Todd Spangler over at MultiChannel News has summed up the TiVo dilemma: it lives if CableCos let it live, and it dies if they don’t. And the worst part is that CableCos have little incentive to see it work, especially since they have sunk billions into their VoD infrastructure.
I certainly don’t see cable companies suddenly starting to flog TiVos as awesome alternatives to their own set-tops. Operators potentially lose revenue if a customer chooses a TiVo CableCard box. TiVo also gets its Trojan horse in the door as a rival TV-related service provider, with (for example) the over-the-top Amazon.com movie-download service that Amazon has touted as providing a “better experience” than cable VOD.
And like myself, he isn’t convinced that the new $299 HD TiVo is really the answer for the long term survival of the company. So the only option is to license TiVo technology to CableCos (Comcast & Cox), which also means that the company is left relying on notoriously unreliable partners for its revenues. We are still waiting for the Comcast Box, which is by now looking like a Yeti, though there have been some sightings on the other coast.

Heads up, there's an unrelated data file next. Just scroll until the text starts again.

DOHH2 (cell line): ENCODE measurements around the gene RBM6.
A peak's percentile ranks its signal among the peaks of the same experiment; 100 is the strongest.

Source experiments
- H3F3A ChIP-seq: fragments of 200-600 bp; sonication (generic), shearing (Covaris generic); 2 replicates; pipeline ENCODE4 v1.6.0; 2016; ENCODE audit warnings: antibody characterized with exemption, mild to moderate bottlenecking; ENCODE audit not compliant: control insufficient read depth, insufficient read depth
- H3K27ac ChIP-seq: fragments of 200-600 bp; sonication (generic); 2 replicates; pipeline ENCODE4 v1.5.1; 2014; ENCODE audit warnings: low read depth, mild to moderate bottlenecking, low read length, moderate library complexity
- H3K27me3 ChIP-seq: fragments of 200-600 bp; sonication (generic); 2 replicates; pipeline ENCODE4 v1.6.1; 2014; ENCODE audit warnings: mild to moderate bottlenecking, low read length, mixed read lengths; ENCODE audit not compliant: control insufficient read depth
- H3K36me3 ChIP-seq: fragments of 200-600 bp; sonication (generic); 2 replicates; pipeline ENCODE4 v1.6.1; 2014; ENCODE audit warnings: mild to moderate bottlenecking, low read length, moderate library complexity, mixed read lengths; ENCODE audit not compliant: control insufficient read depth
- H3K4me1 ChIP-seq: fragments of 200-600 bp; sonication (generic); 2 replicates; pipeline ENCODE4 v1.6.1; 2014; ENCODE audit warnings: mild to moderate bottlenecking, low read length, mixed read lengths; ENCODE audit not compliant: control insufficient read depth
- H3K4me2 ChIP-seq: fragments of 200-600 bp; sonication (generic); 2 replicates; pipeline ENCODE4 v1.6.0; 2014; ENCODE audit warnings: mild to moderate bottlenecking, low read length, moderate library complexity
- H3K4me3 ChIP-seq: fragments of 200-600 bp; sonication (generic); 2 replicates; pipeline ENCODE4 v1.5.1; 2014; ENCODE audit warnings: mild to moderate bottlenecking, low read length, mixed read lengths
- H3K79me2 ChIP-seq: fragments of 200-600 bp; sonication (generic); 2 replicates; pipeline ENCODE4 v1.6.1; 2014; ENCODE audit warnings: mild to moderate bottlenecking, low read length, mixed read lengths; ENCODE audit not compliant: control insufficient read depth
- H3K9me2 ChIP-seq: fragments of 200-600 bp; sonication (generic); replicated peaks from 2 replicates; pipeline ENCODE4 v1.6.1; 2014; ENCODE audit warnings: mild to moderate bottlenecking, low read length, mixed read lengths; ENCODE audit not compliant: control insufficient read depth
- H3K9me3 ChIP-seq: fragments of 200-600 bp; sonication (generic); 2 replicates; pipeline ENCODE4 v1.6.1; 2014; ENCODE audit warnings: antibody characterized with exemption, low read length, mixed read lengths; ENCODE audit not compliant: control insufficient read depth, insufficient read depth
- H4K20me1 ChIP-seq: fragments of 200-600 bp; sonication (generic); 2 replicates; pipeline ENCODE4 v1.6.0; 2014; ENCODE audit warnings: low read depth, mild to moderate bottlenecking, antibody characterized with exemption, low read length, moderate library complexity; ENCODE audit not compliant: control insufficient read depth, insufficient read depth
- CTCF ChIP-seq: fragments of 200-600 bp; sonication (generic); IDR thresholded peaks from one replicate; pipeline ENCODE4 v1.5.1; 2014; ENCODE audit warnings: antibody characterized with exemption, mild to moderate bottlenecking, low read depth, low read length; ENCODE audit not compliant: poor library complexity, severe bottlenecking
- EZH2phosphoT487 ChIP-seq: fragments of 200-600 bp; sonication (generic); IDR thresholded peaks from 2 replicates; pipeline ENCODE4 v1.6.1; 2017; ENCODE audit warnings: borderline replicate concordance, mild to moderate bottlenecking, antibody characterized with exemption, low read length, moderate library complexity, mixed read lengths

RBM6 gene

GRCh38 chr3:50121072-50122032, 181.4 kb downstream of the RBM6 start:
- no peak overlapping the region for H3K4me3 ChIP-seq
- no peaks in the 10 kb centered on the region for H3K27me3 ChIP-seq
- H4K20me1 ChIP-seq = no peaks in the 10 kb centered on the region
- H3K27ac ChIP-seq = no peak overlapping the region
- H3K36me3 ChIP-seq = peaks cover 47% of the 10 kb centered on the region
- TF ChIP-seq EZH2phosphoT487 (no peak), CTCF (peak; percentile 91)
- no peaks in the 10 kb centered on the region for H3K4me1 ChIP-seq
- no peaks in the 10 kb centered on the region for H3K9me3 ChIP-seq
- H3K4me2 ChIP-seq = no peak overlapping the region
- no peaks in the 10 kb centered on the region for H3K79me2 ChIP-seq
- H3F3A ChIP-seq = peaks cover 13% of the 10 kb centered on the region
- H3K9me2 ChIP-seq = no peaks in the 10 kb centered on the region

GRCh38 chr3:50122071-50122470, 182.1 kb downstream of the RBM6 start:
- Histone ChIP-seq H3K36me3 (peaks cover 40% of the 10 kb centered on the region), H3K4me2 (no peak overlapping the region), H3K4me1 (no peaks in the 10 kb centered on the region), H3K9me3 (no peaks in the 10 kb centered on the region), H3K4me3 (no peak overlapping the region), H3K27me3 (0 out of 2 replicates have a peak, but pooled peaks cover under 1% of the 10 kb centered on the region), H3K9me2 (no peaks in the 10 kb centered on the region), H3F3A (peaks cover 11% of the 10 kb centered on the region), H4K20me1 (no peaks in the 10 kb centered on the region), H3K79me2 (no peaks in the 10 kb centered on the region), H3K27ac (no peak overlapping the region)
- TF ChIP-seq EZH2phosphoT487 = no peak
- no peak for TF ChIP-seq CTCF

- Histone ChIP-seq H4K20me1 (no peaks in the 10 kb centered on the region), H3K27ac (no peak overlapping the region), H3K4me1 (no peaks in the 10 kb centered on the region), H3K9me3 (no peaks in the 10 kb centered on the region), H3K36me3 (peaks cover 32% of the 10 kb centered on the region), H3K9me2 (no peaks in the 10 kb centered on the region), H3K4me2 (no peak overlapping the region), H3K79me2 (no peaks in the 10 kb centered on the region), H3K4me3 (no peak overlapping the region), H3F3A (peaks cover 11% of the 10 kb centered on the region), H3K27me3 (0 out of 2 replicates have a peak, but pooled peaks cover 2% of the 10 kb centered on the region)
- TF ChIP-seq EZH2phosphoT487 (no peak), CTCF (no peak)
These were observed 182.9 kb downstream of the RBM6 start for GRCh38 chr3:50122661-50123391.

As Spangler points out:
The MSO may merely be embracing TiVo as a tactical, defensive measure. Note that under these agreements, Comcast and Cox will give a cut of the monthly lease fee to TiVo. That means either that (A) they’ll earn incrementally lower margin on TiVo boxes deployed versus their own DVRs or (B) they’ll price TiVo boxes at a premium. I’d bet on option B.
That limits the company’s options. No one can envy TiVo CEO Tom Rodgers his job.